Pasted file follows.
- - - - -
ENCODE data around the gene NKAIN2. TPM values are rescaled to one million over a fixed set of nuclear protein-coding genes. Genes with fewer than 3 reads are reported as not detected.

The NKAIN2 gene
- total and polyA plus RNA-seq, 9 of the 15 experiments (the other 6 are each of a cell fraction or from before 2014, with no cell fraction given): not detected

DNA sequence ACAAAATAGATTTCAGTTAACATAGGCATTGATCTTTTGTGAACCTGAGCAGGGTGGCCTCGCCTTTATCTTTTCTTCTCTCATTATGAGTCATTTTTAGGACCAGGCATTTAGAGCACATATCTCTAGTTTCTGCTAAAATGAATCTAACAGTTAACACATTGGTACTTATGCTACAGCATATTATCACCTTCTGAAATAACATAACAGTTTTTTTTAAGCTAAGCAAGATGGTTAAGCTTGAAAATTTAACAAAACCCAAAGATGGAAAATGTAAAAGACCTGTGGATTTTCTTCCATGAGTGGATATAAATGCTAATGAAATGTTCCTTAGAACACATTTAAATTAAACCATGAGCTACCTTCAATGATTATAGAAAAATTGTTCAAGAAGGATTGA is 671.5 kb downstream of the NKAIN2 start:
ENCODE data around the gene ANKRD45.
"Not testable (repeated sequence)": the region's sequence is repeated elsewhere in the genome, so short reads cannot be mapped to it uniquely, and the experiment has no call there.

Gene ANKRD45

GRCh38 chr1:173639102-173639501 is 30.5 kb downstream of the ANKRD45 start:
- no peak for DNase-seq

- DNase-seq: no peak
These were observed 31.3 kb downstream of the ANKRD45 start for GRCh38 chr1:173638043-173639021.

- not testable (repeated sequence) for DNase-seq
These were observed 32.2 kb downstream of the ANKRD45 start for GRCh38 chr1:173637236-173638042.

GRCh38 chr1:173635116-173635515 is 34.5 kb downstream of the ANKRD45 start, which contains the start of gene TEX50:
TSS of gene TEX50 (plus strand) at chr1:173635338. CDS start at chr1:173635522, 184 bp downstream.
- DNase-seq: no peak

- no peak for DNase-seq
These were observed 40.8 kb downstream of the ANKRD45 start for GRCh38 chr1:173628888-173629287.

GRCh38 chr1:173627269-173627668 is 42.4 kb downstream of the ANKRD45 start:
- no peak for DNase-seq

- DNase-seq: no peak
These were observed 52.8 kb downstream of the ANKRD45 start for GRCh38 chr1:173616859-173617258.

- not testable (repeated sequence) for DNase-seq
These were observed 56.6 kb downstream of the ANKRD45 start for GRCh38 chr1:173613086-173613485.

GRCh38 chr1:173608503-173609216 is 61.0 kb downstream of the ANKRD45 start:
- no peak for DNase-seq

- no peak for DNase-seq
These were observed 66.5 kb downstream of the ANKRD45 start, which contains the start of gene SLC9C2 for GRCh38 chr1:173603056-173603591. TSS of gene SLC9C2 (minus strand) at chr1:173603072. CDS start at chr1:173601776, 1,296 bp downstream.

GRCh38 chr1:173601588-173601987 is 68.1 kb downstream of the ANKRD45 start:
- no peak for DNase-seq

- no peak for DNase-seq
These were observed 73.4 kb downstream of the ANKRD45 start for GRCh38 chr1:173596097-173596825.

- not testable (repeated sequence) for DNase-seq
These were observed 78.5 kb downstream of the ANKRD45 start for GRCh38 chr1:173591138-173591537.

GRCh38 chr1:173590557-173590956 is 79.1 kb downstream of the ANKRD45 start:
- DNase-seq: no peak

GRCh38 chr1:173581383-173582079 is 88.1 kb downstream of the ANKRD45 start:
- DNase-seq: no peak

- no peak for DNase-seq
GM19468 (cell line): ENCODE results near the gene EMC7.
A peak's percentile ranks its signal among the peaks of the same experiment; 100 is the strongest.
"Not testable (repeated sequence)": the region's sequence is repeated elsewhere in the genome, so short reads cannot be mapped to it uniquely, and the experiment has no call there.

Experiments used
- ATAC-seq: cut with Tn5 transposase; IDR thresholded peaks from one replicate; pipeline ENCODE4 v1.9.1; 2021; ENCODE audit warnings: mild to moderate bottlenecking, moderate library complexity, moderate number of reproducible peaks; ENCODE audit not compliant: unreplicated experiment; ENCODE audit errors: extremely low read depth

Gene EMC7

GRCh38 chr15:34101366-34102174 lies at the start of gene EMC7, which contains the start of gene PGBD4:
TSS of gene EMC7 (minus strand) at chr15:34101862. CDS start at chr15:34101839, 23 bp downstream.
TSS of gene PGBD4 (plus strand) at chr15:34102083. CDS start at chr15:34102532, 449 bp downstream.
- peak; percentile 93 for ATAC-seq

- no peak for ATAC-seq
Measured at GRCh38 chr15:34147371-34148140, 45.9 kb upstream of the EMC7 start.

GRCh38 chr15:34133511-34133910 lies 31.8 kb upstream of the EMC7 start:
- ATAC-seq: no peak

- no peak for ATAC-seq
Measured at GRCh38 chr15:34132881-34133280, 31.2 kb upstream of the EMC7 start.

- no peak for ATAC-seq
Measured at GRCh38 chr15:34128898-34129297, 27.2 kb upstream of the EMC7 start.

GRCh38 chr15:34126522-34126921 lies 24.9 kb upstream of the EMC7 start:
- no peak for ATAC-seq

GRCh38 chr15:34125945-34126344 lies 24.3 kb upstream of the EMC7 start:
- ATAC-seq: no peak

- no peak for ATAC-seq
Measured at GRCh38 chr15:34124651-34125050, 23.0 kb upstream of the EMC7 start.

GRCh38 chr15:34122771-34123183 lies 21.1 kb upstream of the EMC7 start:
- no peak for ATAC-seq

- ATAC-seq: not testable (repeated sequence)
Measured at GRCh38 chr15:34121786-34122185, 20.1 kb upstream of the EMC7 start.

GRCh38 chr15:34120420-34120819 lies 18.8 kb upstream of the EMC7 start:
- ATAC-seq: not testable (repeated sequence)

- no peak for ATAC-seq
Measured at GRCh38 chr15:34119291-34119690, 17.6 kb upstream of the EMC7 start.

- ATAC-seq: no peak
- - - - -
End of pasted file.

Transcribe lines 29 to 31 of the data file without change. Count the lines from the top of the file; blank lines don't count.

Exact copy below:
GRCh38 chr1:173601588-173601987 is 68.1 kb downstream of the ANKRD45 start:
- no peak for DNase-seq

- no peak for DNase-seq